These Gameschooling Experts Share Their Top Family Games

These Gameschooling Experts Share Their Top Family Games

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Andrew and Anitra Smith created their website, The Family Gamers, from their love of playing board games with their three kids and using them in gameschooling. They suspected other parents loved playing board games with their familes, too, and wanted to help them find the right games. They've been writing game reviews and podcasting for years now and have even joined the Dice Tower Network and appeared on television, in the local paper, on board game panels, and more. While they enjoy playing and sharing a wide variety of board games with their audience, they especially love educational games that can enhance curriculum and learning.

Here, Andrew and Anitra share a few family board game recommendations and insights on the board game industry. 

What's your involvement in the board game industry?

We've been involved in the board games industry since 2015. We host The Family Gamers Podcast and review games on our website, The Family Gamers.

What's a game you remember playing as a kid?

Anitra played Troke with her parents–it's kind of like Castle meets Chinese Checkers. Andrew played all sorts of games, but remembers playing the floor game Weapons and Warriors with his brothers the most.

What's a recent board game you tried and loved?

Kingdomino Origins. We didn't love some of the iterations like Queendomino, and although we liked Dragomino, our kids out grew it. Kingdomino Origins iterates on the original perfectly and flexes up and down for simplicity or complexity depending on how you're feeling that day.

What's a go-to board game for you?

For our family, it has to be the Unmatched series. There are so many different characters that you can play at different times depending on how you feel.

Why do you enjoy board games so much?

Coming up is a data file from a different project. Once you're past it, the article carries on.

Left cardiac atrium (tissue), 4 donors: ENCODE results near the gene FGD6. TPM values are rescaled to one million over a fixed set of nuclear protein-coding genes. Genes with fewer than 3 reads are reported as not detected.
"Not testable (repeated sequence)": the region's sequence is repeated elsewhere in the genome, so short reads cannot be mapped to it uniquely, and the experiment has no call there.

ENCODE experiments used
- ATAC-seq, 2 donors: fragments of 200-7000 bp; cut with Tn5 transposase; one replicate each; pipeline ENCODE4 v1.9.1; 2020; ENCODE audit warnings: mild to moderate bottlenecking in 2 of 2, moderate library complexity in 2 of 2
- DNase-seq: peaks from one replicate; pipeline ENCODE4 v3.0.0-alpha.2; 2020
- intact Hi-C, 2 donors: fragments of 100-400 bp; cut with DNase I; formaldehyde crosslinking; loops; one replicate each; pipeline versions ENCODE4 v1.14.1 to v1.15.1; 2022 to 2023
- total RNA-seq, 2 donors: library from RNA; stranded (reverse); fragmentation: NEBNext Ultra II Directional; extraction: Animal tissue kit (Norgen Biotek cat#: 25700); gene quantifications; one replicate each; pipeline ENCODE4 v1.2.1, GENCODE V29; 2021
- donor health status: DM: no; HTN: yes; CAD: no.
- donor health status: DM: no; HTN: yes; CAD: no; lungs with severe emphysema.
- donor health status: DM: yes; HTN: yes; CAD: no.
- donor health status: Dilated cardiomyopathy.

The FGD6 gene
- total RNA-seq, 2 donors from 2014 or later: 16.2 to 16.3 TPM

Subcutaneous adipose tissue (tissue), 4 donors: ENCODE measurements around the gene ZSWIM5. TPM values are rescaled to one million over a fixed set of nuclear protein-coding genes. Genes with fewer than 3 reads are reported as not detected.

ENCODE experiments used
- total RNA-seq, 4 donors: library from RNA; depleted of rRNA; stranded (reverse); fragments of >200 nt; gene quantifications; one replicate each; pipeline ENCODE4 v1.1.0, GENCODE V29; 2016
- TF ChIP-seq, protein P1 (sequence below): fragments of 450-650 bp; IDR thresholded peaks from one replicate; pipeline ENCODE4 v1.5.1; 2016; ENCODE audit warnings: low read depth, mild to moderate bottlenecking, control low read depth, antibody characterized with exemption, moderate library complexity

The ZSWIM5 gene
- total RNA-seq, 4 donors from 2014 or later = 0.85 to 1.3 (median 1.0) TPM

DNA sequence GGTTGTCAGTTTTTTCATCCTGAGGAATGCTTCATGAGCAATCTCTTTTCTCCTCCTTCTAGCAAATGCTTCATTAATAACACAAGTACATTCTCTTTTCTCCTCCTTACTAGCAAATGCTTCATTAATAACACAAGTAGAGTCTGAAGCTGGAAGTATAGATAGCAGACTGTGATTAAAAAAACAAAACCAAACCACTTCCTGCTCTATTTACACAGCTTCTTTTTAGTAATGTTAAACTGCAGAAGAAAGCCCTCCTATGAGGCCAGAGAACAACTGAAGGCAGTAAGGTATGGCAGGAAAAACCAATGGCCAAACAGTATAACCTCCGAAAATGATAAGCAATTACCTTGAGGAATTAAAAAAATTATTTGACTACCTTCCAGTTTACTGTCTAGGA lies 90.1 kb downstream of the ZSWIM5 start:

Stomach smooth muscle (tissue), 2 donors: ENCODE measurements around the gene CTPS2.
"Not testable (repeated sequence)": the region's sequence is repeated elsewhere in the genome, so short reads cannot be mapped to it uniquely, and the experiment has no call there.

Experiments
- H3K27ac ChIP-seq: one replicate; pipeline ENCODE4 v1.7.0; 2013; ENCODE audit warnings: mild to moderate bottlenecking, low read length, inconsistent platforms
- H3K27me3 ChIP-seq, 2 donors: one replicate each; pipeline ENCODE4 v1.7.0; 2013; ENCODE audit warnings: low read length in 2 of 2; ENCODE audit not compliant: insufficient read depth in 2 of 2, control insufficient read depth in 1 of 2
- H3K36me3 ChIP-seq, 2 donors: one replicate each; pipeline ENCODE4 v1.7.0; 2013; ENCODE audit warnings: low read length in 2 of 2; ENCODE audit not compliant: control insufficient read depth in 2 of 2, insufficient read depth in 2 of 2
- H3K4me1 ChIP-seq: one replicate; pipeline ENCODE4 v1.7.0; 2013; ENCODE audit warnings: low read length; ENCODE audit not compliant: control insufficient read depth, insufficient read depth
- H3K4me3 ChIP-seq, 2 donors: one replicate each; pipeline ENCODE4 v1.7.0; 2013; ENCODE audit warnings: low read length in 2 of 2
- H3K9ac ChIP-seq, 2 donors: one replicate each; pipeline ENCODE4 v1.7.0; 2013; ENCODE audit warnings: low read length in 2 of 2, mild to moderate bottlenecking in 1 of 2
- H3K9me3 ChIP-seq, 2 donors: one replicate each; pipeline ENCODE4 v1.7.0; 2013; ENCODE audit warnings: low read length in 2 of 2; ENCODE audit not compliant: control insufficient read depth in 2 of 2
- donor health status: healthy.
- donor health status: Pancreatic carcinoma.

Board games bring people together. Unlike a video game, where you're usually playing together but not even looking at each other, or a TV show or movie, where you're cooperatively experiencing something else, board games actively encourage interaction with other players. They allow you to fail in a safe space and teach through gameplay.

What's a guilty pleasure board game that you play?

Oh gosh. I think the closest thing is Cinco Linko. I feel a little weird about it, but it's just so simple to throw down and get started.

What's a project you've been working on lately?

Andrew is actually working on his own board game (Actually two, but one actively). It's an action selection/tableau building game–think Machi Koro with extra pieces.

Do you have any advice for others who want to work in the game industry?

Be you. There are lots of people, especially after this pandemic, that are getting into the industry. It's a super hard industry to be in, especially on the publishing side, but also for content creators because the market is pretty saturated. Find something you love about the industry and something you love doing, and find your voice doing that thing. If it's always a slog, you won't be able to keep up with it.

What would you like to see change about the board game industry?

The hobby board game industry still needs to mature. Some of this can be driven by organizations like GAMA (The Game Manufacturers Association), but if you've ever been part of the toy industry, you've seen that they've hewn best practices into the way they do business.